Ian struggles playing with other children or pretend play. When Ian was just a year old I remember going to play groups with friends, and those friends mentioning to me he never played with the other kids. (This was before Ian was diagnosed.) He would take a toy and go in a small corner and play with a toy all on his own. Friends would say, ” He’s so cute just playing all on his own.” My husband and I just thought ,”well he’s an only child now, that’s all he knows.” He plays with us sometimes but would rather play alone. Ian continues to struggle with this skill. He is so good with his little sister though. She works so hard to play with Ian, and loves when he pays attention to her. I love when they will chase each other around the house, or have dance parties together. I love when we tickle Ian ,and he wants to tickles us too. This will be a consist skill that Ian needs to work on for a while. A constant reminder is to those who don’t know this would be to go play with them. Enter Ian’s world for him to play with you or do what he is doing. Go to him and have him look you in the eyes before asking him a question.

Change: 

Change in a transition, a sub at school, different class room he’s never been in, or a stranger he’s never been around before can throw Ian off. When I was pregnant with our second child I was going to school online. I was doing my practicum for my education degree. I had friends keeping Ian for me a few hours as couple days a week while I was gone. It was a huge change for Ian. He cried and fought staying at these two friends of mine’s houses. It took a while for him to get use to it, but when he did he did great. The older Ian gets the easier this struggle is becoming.

Ian has new and changing struggles and challenges because of his Autism. Although challenges will come and go, Ian is amazing at so many other things. Ian is amazing at making others smile, he is constantly happy and he finds joy from simple things in life. There is nothing better then a happy Ian. Ian is an amazing swimming. Ian loves the water, and is able to go swimming twice a week since starting Kindergarten. This has been a great blessing in Ian’s life. Ian is a wonderful problem solver. If he cannot communicate to you what he wants through words or you guessing what he wants. He will find a way to do it himself. Ian has learned to write his own name this year in Kindergarten. He is learning to write other words. This was something I was not sure was possible. “It takes a village to raise a child”, and this is a very true statement. Ian is growing and learning not just from things we teach him at home. He has school aids, school teachers, church helpers/teachers, grandparents, cousins, aunts/uncles, cousins, a sister and many others in the community who have helped our sweet boy grow and learn. Ian will be different from many children around him, but because we have had such a supportive community, family & friends that are accepting, Ian is very loved. Autism and all. If you take one thing from this post I would want it to be you are not alone in this journey of Autism. Remember build that support group. Your child will touch many others lives just as our Ian boy has.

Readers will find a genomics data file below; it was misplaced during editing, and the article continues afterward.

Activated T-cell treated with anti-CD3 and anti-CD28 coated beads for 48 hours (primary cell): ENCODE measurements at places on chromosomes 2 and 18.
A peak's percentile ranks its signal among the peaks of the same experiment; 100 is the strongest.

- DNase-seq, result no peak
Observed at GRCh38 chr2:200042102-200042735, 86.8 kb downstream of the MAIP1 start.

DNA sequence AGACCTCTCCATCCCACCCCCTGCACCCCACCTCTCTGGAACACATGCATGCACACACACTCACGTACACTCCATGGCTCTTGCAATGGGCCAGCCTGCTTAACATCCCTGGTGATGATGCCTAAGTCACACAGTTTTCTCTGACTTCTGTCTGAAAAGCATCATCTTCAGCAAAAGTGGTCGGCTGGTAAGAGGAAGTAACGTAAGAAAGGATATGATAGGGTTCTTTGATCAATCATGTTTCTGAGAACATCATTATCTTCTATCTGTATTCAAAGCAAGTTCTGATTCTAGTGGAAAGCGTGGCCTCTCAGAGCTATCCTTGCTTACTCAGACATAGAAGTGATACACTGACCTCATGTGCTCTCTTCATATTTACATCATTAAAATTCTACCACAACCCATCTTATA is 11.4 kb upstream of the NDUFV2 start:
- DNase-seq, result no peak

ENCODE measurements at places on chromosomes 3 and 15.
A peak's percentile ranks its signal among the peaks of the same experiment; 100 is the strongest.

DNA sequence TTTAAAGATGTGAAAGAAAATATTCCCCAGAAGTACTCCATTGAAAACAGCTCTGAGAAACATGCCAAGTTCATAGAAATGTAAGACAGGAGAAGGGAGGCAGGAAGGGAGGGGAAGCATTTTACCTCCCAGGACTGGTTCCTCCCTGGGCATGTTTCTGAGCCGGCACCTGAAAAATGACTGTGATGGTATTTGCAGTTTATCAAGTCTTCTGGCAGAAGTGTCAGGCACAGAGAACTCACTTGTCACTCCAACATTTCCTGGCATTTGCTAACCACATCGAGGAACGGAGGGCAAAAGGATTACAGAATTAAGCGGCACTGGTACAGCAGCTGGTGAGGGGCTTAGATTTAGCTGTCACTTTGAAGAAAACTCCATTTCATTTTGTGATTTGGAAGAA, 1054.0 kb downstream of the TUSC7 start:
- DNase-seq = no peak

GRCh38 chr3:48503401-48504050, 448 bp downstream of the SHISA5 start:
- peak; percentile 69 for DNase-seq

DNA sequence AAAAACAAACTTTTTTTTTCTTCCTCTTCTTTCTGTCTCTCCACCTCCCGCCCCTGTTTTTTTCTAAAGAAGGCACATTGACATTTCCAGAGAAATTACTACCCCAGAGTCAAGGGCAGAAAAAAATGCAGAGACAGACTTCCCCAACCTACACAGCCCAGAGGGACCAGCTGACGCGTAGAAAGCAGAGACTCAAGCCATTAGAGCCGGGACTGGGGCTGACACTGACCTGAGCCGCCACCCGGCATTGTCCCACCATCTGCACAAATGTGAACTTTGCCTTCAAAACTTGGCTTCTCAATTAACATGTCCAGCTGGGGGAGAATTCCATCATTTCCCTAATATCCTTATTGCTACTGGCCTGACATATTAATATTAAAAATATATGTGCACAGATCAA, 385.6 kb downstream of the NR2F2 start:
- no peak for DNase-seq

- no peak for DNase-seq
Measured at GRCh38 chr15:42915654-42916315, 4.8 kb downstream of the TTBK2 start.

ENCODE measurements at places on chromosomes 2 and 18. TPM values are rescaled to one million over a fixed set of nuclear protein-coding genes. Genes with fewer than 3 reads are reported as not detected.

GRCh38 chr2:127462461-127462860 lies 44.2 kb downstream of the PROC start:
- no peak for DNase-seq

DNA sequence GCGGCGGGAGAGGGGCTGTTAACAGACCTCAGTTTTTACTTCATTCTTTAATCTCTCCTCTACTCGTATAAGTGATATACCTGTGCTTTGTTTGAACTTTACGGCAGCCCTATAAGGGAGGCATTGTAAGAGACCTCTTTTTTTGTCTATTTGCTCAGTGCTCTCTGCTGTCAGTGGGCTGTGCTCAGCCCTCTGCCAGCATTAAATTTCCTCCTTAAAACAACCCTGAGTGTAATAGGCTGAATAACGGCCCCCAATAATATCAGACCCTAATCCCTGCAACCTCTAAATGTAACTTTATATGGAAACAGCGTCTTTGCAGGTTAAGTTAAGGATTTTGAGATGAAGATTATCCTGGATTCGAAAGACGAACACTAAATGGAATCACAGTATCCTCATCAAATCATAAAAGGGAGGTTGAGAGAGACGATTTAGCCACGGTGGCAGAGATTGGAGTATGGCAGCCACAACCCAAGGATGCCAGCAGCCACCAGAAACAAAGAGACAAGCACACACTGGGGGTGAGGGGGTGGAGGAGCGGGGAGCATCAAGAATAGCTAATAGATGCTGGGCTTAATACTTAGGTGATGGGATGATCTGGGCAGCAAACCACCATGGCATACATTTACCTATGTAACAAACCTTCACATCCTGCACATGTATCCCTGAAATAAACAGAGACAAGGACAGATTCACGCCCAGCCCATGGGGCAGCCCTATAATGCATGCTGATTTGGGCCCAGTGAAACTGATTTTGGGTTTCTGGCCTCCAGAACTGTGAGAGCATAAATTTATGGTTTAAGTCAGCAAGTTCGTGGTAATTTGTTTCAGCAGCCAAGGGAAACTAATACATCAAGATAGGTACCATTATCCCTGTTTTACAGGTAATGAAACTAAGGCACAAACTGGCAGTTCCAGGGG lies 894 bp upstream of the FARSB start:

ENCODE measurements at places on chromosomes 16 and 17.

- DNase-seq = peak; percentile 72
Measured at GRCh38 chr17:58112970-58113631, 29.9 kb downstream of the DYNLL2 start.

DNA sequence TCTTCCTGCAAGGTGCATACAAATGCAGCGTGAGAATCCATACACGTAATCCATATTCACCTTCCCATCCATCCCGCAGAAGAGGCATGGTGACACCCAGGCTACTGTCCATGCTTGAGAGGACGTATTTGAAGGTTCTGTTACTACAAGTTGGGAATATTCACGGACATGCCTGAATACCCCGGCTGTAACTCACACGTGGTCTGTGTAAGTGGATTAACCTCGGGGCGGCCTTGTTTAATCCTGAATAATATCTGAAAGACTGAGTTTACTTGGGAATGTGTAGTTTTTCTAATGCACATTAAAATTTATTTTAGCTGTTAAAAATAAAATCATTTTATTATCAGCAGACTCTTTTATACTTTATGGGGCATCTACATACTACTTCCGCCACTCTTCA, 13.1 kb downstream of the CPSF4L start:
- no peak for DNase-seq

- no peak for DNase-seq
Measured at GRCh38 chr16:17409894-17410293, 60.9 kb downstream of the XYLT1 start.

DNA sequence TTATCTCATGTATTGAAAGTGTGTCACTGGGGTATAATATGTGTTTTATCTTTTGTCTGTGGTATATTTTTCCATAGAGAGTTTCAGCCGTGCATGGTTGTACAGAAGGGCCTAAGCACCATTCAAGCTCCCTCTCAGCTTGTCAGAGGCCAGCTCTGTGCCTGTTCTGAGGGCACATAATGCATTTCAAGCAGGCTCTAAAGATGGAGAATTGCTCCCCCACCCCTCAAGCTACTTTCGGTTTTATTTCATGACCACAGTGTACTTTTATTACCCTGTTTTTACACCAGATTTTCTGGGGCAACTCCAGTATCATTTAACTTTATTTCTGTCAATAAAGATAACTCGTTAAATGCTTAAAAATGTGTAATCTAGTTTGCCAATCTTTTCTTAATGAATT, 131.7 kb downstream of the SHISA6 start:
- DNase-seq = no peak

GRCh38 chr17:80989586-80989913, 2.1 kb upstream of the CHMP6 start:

Related posts:

  • Barbara Chapman

    In case you or anyone would like to read about Dr. Temple Grandin, here is her official website:
    http://www.templegrandin.com/
    Have a great day!
    Barb :)

  • Barbara Chapman

    Hi Charlene,
    Your heartfelt article really hits Autism on the head. :) I just finished 14 years working in a Severe Handicapped classroom (okay, 11 years in that one classroom; 3 in others) at a middle school in California before moving here to Texas in Nov. 2016. Our class ran the gamut of students who had very severe Autism to more moderate. This included kids with Autistic tendencies but not necessarily their main disability. It was a great class! Our school district (Murrieta Valley USD) has a really good Special Ed dept. and my teacher is one of the best out there for SH students; people moved into our school district because of what they heard from other parents. I loved every minute working with all of our kids!!! They are the best! :) Their successes were our successes and I always tried to make learning fun.

    I applaud how you’ve embraced your son and what he is able to do. Your family sounds very loving and great! Keep teaching him as much as you can, keep socializing him and introducing him to everything new around you. You probably already are doing this. :) We had one student for his three years there and he went from having bathroom issues and using a closet to “go” and his grandmother, his mother, and her brother (his surrogate father, really) and our teacher worked hard to get him to learn to use a toilet. Cutting his hair was another thing that was scary for him. When he left our class after 3 years, he did use a toilet at school and at home.
    I’ve seen that with other students, too. Make everything fun and a big hooray when you have a success. PECS are great ~ you’ll want to get an iPad with a program that you can program with PECS, too, if you don’t already have one. That’s probably what he will have in school. Teach him as many words as you can and their meanings, and teach him to use the levels you create within each category. He will rapidly learn this, I’m sure. Rewards are a big deal, especially in school, to keep students’ interest and cooperation up. Simple things like getting to play a favorite game for a few minutes can be the best thing. The frustration he has is that he can’t communicate with you and the more tools he has for communicating, the happier he will be. He’ll be able to get his feelings and wants and needs across.